Bhutan has relied on India to meet its energy deficits during the lean months but imports were short term and only took place during exigencies, powerhouse shutdowns or an outage of a transmission system and imports were netted off against exports.

However, in January this year, the Druk Green Power Corporation (DGPC) started importing power from the Indian Energy Exchange after a power sale agreement was signed with the Power Trading Corporation of India (PTC) for a maximum of 400 megawatt (MW) for import during the lean season.

DGPC’s managing director Dasho Chhewang Rinzin said this requirement to import power is driven by the narrowing margin between demand and supply over the years. “Growth in demand has been outpacing capacity addition,” he said.

While Industrial development that has hinged on the target of 10,000MW of hydropower by 2020 has pushed local demand, capacity addition has not taken place from the supply side.

According to figures available with DGPC, domestic peak demand has already crossed 450MW while generation capacity is only about 400MW in the lean season. The need for additional import this winter was also due to the shutdown of the 1020 MW Tala hydropower plant for three months for inspection and rectification of its headrace tunnel.

Besides Bhutan, other grid-connected countries like Nepal also participate in the exchange to meet their domestic requirement. Called the Day-Ahead Power Market, it functions similar to a stock exchange where a bid for electricity purchase is submitted to the exchange one day in advance. Once the bid is confirmed, payments are made based on the market-clearing price discovered through the platform.

While importing from the exchange, Bhutan has to follow the Deviation Settlement Mechanism under which importers may be penalized or rewarded based on any deviation from their bid amount. Any imbalances due to over withdrawal or under withdrawal are subject to penalties.

For Bhutan, the options available for cross border trade of electricity are through long term power purchase agreements as with the existing power plants, purchase of power from the Day-Ahead market and bilateral trades routed through the energy markets.

Dasho Chhewang Rinzin said, after a thorough consultation, it was decided that the best option for Bhutan for the moment is to meet the energy deficits through the purchase of power from the day-ahead market. Such energy sales and purchases through the energy market are becoming a market norm and over time, India is also expected to open up other market mechanisms for neighbouring countries including Real-Time market.

“We must explore all this as and when they become available to us,” he said.

Participation in the power exchange also allows hydropower plants in Bhutan to take advantage of their flexibilities in generation for purchases to be made when the exchange prices are lower.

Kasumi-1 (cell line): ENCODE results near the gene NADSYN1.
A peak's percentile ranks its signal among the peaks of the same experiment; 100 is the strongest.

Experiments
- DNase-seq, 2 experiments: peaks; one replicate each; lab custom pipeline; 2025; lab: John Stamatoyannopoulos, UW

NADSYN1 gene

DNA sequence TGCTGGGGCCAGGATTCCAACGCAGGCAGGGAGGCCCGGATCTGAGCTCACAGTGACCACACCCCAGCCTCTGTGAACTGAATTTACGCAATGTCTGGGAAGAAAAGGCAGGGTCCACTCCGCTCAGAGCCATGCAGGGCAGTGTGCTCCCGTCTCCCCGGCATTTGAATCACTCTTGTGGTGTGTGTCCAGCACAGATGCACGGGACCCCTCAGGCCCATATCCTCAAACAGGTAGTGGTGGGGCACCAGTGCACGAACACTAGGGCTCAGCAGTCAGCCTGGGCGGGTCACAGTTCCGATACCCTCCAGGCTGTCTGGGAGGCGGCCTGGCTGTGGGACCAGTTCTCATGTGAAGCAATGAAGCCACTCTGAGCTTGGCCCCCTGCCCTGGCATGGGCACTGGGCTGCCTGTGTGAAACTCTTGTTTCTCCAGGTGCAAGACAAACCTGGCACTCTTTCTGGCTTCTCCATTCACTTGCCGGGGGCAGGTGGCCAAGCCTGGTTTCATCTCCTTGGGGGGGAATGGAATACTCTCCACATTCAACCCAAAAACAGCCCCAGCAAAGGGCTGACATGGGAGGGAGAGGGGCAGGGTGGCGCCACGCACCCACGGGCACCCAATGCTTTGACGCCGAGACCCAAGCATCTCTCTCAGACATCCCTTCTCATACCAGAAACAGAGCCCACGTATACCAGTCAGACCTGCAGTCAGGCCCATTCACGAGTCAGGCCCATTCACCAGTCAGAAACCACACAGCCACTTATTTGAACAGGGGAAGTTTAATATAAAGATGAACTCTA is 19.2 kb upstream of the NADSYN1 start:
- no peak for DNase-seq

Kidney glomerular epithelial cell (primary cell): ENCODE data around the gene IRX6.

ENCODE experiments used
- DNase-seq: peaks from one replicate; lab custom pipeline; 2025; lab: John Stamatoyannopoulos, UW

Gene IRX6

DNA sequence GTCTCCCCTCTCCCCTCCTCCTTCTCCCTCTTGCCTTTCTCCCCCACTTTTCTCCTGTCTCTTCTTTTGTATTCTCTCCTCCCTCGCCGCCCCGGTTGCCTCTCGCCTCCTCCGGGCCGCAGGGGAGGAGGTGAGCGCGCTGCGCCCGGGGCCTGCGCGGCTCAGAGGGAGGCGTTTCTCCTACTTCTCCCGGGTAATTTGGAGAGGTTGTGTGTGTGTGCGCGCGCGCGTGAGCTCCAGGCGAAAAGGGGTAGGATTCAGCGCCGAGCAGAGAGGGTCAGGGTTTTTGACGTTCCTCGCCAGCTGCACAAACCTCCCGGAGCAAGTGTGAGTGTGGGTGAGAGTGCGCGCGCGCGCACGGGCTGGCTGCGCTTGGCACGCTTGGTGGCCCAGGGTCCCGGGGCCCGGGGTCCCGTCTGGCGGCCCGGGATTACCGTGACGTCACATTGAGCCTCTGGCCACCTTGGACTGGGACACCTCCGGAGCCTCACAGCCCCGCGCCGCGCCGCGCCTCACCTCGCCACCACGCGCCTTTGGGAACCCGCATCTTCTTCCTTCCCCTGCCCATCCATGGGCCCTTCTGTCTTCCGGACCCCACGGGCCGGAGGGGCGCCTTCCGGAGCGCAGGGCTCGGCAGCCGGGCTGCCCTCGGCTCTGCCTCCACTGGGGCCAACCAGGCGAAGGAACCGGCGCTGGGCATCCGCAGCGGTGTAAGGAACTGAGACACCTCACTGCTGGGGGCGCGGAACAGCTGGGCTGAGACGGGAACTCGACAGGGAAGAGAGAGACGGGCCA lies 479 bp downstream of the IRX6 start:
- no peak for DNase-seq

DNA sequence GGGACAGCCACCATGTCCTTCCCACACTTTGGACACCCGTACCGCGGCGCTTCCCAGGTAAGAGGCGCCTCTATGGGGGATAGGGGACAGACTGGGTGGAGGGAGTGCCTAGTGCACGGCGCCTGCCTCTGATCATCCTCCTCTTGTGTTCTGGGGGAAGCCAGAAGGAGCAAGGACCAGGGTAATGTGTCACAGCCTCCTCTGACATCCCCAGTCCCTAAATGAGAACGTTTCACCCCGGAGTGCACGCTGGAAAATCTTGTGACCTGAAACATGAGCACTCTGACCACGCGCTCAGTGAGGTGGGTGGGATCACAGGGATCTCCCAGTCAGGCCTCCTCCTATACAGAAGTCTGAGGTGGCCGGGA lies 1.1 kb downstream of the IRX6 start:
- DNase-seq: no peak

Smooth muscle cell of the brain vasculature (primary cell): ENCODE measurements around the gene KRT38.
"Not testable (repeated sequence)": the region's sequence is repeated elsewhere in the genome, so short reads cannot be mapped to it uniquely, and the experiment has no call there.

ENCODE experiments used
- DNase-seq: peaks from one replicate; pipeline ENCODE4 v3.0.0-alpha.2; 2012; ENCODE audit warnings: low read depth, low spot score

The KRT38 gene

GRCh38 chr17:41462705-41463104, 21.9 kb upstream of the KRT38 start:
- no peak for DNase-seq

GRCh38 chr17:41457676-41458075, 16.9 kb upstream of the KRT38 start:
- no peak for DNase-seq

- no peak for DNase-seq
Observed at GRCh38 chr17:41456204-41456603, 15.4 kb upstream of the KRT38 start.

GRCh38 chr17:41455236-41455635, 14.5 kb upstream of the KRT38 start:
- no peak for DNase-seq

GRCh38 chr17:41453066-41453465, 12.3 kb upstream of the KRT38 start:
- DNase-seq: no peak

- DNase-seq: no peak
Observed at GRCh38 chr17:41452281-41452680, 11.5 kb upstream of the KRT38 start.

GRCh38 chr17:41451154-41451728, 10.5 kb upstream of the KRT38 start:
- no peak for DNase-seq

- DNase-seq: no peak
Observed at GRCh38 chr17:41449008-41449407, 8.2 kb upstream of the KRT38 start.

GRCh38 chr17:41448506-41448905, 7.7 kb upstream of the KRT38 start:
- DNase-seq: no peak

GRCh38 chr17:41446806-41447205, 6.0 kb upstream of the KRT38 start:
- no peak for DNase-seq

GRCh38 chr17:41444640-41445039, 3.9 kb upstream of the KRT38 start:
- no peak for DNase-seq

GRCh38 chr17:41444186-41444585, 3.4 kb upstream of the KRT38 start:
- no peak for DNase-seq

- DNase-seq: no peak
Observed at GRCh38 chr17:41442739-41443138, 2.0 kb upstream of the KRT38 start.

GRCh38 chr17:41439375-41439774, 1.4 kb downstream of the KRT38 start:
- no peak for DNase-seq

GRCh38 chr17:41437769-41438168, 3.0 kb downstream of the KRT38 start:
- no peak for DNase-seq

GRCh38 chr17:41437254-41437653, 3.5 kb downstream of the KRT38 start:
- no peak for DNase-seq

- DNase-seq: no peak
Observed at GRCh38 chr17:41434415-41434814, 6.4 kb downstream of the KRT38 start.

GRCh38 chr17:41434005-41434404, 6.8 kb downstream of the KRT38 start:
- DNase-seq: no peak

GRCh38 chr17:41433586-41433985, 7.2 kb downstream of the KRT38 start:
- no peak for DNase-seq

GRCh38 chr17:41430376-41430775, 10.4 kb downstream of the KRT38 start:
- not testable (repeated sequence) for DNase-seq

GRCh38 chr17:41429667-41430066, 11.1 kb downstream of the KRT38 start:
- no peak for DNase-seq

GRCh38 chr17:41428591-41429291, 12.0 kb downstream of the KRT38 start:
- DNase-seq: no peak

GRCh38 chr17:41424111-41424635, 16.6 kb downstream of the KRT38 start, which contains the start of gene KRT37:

Dasho Chhewang said, “Bhutan could potentially gain from participation in the power exchange provided we are also able to sell some of our uncontracted surplus in the market. It is important to remain vigilant and understand the evolving market situation in India and the region.”

Besides, the advantage of purchasing from the exchange also enables Bhutan to amend imports based on a day to day requirement basis. Therefore, in absence of the ability to accurately predict domestic demand, imports from the exchange provide a more flexible option.

To avoid high volatility of the price of electricity in the exchange, and to keep the import tariffs low,  Dasho Chhewang Rinzin said purchases are usually made during low tariff periods in the exchange. This is done by ramping up generation to meet up domestic demand by storing water in small reservoirs in the dam when the prices are lower in the exchange.

Besides the energy exchange, Bhutan has also explored the option of energy banking, where electricity is exchanged for electricity. For instance, any amount of energy imported by Bhutan during the lean winter months is netted off by exporting the same amount of energy during the surplus season. Initially, this arrangement was in favour of Bhutan, as it did not involve any major financial transaction. However, the new guidelines issued by the Central Electricity Authority of India on Cross Border Electricity Trade did not include any provisions for energy banking, and the option was left.

Dasho Chhewang Rinzin said Bhutan has explored energy banking as an option and had even concluded the negotiations of a draft agreement with our Indian counterpart, but it never materialized as Bhutan remains a net exporter of electricity.

It is estimated that energy imports for Bhutan will be required during the lean periods for some years. While the long term solution for Bhutan is to add more generation capacity by building more hydropower projects, there are equal concerns about marketing the overcapacity during the surplus months. Storage generating plants that can address supply shortages in the lean months are being considered as well as other storage sources such as hydrogen fuel.

For the foreseeable future, Bhutan will have to participate in the energy exchange market in India to meet its lean season deficit. “It is the best possible option for Bhutan and we need to do a lot more in forecasting demand and supply and implement grid discipline with the generator, the transmission entity and the consumers, Dasho Chhewang Rinzin said.

Contributed by 

Nidup Gyeltshen

The story is being covered by the Institute of Happiness for a research conducted on the effects of the cross border energy trade.